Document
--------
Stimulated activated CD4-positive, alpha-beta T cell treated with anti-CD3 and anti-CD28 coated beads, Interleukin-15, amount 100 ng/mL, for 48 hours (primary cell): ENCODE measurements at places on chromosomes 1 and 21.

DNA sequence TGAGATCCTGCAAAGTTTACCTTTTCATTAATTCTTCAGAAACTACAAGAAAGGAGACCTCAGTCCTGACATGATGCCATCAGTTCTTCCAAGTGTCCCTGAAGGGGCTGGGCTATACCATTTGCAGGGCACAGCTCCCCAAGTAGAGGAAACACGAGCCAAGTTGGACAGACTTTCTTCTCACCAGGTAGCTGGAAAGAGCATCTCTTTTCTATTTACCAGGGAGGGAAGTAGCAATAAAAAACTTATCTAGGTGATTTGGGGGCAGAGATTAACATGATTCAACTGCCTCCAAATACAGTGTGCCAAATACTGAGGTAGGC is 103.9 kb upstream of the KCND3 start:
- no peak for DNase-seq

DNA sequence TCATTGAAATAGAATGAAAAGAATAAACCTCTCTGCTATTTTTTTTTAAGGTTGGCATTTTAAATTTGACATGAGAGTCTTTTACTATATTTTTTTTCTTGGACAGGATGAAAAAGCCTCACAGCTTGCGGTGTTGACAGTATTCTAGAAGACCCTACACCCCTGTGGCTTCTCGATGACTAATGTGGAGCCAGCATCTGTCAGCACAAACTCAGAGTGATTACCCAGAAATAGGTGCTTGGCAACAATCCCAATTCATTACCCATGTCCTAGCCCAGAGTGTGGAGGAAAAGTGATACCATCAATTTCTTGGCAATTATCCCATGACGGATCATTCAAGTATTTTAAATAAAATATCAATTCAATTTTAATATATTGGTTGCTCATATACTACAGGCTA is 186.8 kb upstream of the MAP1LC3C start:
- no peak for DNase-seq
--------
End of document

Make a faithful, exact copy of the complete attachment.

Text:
Stimulated activated CD4-positive, alpha-beta T cell treated with anti-CD3 and anti-CD28 coated beads, Interleukin-15, amount 100 ng/mL, for 48 hours (primary cell): ENCODE measurements at places on chromosomes 1 and 21.

DNA sequence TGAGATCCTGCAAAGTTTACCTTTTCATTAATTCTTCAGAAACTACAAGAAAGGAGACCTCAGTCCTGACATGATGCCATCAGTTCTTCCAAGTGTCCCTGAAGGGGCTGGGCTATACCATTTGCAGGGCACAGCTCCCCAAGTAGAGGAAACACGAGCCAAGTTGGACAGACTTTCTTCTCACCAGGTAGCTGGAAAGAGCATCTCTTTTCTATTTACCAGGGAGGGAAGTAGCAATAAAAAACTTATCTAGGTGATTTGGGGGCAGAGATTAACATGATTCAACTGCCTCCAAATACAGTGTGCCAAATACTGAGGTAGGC is 103.9 kb upstream of the KCND3 start:
- no peak for DNase-seq

DNA sequence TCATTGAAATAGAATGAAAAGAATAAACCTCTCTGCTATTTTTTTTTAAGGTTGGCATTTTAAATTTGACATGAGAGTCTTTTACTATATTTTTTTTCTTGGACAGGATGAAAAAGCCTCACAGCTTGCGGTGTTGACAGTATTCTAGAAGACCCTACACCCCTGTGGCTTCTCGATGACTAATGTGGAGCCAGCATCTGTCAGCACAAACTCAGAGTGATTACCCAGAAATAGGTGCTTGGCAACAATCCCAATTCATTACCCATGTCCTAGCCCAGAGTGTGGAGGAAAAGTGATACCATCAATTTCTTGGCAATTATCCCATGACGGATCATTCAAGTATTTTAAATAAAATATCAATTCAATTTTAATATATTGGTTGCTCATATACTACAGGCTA is 186.8 kb upstream of the MAP1LC3C start:
- no peak for DNase-seq